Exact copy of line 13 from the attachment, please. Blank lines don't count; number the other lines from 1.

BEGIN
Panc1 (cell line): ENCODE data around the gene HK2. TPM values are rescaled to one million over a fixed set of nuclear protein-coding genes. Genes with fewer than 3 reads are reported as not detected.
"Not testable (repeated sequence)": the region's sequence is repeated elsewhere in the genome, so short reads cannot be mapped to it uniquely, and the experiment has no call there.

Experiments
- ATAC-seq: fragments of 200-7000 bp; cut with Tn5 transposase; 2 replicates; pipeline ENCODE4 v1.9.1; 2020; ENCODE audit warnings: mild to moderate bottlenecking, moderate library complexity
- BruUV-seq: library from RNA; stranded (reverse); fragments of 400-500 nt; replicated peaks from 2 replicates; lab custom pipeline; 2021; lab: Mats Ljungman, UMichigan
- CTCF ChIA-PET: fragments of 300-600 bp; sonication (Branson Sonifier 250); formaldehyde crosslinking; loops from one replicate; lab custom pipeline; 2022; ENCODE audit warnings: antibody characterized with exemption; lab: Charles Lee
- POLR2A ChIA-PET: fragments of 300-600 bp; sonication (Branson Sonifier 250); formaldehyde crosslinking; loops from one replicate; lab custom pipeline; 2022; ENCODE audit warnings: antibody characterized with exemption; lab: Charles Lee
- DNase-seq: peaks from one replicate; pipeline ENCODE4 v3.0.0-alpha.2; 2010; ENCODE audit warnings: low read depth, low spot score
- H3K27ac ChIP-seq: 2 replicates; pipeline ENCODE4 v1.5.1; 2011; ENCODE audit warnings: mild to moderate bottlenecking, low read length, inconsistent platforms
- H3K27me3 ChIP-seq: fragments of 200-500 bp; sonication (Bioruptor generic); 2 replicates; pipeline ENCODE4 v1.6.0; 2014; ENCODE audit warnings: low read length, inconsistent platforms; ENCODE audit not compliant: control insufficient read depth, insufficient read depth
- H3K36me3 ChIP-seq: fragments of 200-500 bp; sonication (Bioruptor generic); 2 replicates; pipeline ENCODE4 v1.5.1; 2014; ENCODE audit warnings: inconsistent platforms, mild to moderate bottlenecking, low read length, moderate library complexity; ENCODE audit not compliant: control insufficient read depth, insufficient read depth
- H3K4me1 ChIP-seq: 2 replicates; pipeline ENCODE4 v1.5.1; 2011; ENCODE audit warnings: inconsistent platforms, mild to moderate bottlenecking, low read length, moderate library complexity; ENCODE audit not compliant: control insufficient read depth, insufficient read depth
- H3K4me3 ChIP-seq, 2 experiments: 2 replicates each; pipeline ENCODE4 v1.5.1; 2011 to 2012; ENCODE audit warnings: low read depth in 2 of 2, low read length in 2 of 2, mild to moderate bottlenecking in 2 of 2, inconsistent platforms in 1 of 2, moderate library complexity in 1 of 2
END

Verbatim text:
- H3K4me3 ChIP-seq, 2 experiments: 2 replicates each; pipeline ENCODE4 v1.5.1; 2011 to 2012; ENCODE audit warnings: low read depth in 2 of 2, low read length in 2 of 2, mild to moderate bottlenecking in 2 of 2, inconsistent platforms in 1 of 2, moderate library complexity in 1 of 2